• Unless you have scissors in your bag. In which case they become very protective.
  • Always clean out backpacks you use on a daily basis before packing. There could be a sneaky pair of scissors. Or eighteen (inside joke).
  • Chinese do not understand space. We were herded onto a bus that connected us to our place (BJ-GZ flight) and naturally they all head for the first of three doors. I walked to the end door of the bus and stood in the back as I watched the first third of the bus become more and more like a sardine can. Finally the driver said something in Mandarin I can only think is the equivalent to ‘you idiotic morons, move down to the very back!’ And finally all was well.
  • Delayed planes can really mess up an already sticky visa situation. The first plane was grounded for as long as the film ‘Great Expectations’, the one starring Helena Bonham Carter, takes to screen, which was almost three hours (terrible choice China Southern, terrible). Finally after four hours from original take-off time it finally taxied onto the runway and took off.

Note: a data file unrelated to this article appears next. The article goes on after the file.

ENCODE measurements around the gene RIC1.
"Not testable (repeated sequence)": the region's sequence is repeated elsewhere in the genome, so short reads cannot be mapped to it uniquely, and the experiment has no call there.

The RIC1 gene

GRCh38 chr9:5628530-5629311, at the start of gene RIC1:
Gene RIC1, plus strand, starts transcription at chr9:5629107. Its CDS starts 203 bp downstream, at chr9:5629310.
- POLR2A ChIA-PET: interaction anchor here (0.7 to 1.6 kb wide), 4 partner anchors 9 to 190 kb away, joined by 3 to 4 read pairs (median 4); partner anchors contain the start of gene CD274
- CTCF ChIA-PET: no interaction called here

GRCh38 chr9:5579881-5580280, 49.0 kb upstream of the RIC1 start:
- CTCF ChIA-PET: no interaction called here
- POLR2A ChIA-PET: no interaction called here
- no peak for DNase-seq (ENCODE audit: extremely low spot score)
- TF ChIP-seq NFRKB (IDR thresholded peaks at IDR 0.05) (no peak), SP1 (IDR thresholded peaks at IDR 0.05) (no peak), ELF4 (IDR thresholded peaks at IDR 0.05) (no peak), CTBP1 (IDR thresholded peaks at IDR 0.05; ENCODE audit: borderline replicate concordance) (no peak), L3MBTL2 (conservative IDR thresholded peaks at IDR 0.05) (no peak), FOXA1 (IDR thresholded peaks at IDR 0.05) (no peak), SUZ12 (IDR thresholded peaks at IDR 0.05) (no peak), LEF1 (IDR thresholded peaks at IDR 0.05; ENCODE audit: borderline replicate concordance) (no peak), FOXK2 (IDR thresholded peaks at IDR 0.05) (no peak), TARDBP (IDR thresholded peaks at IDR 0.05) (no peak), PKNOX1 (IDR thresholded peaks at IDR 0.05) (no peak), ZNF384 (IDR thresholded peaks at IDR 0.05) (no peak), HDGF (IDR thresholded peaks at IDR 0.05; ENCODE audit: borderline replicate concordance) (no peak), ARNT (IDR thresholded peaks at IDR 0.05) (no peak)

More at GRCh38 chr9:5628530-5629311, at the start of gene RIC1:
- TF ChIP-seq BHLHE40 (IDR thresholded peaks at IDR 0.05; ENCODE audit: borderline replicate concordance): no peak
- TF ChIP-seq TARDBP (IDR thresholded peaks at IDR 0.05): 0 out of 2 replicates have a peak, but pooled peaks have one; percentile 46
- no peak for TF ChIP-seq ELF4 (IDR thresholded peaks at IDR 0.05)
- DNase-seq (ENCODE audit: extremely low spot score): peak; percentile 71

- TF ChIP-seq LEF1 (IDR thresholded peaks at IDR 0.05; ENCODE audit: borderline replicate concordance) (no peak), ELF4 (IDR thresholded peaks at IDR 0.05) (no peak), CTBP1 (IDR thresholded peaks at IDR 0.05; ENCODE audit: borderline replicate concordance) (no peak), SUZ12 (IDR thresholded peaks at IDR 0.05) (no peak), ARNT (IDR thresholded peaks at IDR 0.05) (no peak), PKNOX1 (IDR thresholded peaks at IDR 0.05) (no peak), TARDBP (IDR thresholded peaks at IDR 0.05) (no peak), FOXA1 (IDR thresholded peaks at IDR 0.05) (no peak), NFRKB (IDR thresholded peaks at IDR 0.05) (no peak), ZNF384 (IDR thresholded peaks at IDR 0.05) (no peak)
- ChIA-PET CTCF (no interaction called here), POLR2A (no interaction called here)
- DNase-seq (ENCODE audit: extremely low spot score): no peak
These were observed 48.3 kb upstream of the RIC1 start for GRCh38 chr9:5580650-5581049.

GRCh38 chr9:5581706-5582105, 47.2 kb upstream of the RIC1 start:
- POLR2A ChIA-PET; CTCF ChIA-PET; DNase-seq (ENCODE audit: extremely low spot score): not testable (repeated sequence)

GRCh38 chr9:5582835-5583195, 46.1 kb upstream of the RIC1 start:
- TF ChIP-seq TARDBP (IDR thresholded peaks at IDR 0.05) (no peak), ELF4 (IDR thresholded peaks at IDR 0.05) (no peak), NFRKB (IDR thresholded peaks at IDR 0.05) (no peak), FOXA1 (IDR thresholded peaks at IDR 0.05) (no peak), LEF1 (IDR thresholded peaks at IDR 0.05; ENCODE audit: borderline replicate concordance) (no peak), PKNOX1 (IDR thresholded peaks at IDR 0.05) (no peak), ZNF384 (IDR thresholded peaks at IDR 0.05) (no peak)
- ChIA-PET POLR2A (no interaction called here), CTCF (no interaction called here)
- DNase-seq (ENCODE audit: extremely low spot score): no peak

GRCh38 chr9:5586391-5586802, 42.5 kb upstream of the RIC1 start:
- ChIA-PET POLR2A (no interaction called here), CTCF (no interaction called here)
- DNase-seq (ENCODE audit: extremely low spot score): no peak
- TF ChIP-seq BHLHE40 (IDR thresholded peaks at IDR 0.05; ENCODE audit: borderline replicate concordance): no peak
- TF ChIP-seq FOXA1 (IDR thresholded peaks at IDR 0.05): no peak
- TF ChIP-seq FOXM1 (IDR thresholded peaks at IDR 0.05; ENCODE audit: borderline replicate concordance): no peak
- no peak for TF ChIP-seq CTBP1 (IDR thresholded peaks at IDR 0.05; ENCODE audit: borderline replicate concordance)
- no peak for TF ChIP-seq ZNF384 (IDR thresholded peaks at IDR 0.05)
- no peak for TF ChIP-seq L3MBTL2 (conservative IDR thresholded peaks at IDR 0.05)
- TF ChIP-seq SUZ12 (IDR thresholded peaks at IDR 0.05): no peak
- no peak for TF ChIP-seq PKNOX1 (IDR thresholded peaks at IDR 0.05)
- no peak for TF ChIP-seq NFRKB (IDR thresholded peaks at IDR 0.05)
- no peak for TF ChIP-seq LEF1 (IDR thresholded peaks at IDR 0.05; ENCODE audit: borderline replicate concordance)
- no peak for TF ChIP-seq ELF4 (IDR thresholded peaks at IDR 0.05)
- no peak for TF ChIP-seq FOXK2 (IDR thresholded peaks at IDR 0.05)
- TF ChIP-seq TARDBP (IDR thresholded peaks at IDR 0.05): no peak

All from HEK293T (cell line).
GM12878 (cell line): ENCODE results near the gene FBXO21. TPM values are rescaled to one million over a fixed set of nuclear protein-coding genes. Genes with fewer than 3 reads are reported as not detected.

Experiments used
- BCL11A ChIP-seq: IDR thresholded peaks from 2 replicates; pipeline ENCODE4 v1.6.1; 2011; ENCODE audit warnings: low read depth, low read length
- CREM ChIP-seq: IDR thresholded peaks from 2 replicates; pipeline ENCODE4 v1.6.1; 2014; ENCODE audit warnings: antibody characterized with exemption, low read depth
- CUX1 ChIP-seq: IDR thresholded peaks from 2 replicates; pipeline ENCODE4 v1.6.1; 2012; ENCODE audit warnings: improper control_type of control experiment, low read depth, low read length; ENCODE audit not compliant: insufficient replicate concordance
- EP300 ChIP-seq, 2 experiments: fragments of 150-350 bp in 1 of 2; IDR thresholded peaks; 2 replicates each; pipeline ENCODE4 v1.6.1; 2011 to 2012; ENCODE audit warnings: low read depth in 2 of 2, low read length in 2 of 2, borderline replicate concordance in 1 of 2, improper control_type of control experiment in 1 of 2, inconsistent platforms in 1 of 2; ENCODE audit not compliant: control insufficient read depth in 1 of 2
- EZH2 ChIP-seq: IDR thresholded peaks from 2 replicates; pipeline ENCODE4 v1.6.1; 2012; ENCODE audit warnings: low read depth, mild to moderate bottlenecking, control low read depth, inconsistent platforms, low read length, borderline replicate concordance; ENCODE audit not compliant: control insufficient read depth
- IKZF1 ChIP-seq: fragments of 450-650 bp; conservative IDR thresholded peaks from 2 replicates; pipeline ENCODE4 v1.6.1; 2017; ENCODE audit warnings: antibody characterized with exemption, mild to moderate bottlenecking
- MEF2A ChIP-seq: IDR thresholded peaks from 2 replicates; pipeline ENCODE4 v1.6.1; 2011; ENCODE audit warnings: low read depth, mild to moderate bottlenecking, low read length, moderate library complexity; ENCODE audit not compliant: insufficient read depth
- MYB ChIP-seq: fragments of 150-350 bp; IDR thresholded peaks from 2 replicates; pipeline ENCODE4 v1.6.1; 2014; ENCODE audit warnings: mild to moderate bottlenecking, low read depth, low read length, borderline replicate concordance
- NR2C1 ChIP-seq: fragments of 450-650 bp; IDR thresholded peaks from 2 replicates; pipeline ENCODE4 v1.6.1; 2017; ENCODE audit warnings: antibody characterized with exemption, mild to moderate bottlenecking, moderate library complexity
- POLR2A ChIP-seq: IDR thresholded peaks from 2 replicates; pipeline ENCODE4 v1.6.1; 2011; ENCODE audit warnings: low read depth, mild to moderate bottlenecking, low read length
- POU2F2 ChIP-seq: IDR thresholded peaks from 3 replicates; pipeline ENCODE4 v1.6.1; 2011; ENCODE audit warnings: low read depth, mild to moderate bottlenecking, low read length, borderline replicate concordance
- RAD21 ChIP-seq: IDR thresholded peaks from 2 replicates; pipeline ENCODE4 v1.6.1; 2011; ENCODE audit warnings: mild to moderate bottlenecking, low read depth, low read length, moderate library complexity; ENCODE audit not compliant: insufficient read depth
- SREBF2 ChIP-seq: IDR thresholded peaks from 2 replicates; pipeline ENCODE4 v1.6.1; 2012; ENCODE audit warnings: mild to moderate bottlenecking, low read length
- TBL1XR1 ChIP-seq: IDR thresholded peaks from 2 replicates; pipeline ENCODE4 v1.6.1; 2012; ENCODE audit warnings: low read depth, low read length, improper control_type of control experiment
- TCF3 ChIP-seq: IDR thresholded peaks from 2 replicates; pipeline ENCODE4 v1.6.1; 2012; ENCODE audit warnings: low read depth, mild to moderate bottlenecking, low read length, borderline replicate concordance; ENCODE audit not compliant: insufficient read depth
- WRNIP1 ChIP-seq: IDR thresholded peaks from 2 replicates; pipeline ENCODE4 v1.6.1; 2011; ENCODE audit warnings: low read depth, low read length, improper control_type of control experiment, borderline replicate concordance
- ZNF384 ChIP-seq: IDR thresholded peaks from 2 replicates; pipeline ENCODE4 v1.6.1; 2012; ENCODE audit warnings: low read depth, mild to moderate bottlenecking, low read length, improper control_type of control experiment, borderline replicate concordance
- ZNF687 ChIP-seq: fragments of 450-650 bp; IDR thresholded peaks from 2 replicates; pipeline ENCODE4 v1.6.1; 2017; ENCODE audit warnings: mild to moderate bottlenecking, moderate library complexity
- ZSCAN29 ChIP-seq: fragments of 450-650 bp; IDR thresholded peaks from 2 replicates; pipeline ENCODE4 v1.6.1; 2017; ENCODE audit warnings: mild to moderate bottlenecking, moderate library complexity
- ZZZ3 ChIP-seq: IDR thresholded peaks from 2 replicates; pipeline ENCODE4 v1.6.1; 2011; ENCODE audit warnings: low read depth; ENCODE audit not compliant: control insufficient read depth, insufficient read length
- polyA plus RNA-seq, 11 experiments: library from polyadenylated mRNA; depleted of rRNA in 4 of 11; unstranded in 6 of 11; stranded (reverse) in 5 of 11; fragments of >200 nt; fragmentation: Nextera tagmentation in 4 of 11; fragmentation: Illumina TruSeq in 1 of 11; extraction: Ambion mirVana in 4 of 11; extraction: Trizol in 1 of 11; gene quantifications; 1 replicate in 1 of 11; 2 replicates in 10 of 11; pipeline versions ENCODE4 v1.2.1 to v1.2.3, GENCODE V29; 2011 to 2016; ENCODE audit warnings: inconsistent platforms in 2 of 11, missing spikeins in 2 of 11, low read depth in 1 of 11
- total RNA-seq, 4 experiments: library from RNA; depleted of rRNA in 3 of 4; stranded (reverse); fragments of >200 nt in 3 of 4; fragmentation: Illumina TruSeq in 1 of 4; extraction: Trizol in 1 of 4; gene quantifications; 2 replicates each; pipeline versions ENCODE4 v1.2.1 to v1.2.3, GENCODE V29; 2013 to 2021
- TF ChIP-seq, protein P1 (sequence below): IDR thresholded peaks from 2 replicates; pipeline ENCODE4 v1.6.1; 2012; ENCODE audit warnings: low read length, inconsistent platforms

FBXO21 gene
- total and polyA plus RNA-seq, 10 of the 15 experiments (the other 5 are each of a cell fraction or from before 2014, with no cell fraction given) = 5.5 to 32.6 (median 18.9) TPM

• Chinese kids are too damn smart. One six year old wunderkind whooped his mum in xiangqi (a chinese variation of chess that has cannons!) and was always five moves ahead of her.
  • It is totally acceptable to stand and watch people play cards/chess/any game on any Chinese domestic flight.
  • Four hour flight delays means you definitely miss your connecting flight.
  • All English supplied in China is purely courteous. To my knowledge (and from my limited Google searches) English is not a registered official language of Greater China. So for all you foreigners (I’m looking at you large obnoxious Danish man I encountered), who complain about the service provided (which I thought was exceptional given it was 1am and hotels are hard to access at this time), remember what country you are complaining in and that there is no one language to rule them all.
  • Being a solo white female traveller has its perks – you are the only one allowed a room to yourself in the hotel the airline provides you with when you overstay your welcome (silly weather).
  • A good way to kill time in a hotel – slow mo videos.
  • Smiles are a universal currency, and also a good way to score free breakfast lunch and dinner courtesy of the friend I made at the front desk.